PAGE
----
For the first time since the “limits to growth” debate of the 1970s, we hear serious talk about the prospect of the world running out of oil. In the United States, concerns about reducing dependence on foreign oil have incited debate over the viability of alternative energy sources versus the oil industry's search for new oil “frontiers.” The rancorous dispute over drilling in the Arctic National Wildlife Refuge (ANWAR) has captured the spotlight in this debate. Less controversial, but more significant for the future of U.S. oil production, are the bountiful “deepwater” reserves of the Gulf of Mexico (GOM). Offshore is central to the history of the petroleum industry over the last 50 years, and the GOM is the most explored, drilled, and developed offshore petroleum province in the world. In recent decades, revenue from offshore leasing has been second only to federal income taxes in value to the U.S. treasury. During the last 30 years, the search for oil and gas has continually moved into deeper waters and into new offshore environments. Still, the GOM remains the primary laboratory for technological innovation and regulatory practices. The recent and spectacular revival in production there thanks to deepwater discoveries has strongly reinforced this demonstration effect. As offshore oil assumes a high profile in national development strategies around the world, any effort to analyze the political, social, and economic aspects of offshore exploration and development must use the GOM as a historical precedent or basis of comparison.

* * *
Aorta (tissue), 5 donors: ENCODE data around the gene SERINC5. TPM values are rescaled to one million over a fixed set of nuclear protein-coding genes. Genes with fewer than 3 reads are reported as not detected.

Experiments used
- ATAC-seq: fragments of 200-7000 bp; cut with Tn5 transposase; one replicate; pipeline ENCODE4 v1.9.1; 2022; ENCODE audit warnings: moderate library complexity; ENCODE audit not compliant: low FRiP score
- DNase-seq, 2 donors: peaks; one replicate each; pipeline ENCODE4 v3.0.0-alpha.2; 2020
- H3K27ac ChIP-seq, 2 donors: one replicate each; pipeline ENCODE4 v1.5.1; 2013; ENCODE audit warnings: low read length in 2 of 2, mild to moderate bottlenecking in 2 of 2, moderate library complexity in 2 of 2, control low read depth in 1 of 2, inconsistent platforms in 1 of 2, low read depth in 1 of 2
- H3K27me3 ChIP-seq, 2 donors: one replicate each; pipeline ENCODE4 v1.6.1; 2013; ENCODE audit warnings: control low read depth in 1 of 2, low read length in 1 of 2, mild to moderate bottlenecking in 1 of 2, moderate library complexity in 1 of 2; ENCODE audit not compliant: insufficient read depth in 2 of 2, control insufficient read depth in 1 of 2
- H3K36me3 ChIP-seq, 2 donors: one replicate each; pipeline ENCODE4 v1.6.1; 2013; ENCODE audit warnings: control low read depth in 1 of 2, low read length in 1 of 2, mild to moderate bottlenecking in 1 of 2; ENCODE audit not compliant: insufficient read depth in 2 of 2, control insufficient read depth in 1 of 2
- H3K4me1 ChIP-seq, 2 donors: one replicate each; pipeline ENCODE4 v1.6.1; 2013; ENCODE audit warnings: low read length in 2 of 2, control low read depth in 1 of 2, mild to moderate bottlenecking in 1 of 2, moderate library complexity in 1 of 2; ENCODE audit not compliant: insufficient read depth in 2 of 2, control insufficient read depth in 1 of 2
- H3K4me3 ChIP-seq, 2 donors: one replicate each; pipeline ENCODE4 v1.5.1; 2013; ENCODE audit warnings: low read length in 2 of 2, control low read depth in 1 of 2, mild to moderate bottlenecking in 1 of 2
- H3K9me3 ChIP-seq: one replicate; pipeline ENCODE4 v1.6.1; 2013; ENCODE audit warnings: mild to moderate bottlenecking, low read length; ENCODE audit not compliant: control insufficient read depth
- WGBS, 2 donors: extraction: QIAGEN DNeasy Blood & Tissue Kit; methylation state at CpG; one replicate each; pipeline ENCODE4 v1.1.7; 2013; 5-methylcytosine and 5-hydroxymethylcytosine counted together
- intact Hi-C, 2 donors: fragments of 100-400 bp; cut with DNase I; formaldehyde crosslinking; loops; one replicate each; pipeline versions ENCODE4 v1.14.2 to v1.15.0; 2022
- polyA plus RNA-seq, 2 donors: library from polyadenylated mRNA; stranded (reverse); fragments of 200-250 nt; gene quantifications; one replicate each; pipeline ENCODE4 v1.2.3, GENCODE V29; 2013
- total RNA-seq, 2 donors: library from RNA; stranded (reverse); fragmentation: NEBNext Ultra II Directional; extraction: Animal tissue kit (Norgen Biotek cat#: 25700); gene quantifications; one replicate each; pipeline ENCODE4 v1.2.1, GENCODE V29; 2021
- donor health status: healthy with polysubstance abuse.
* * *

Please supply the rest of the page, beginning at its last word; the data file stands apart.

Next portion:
Priest, T. (2005), "A Perpetual Extractive Frontier? The History of Offshore Petroleum in the Gulf of Mexico", Ciccantell, P.S., Smith, D.A. and Seidman, G. (Ed.) Nature, Raw Materials, and Political Economy (Research in Rural Sociology and Development, Vol. 10), Emerald Group Publishing Limited, Bingley, pp. 209-229. https://doi.org/10.1016/S1057-1922(05)10010-9
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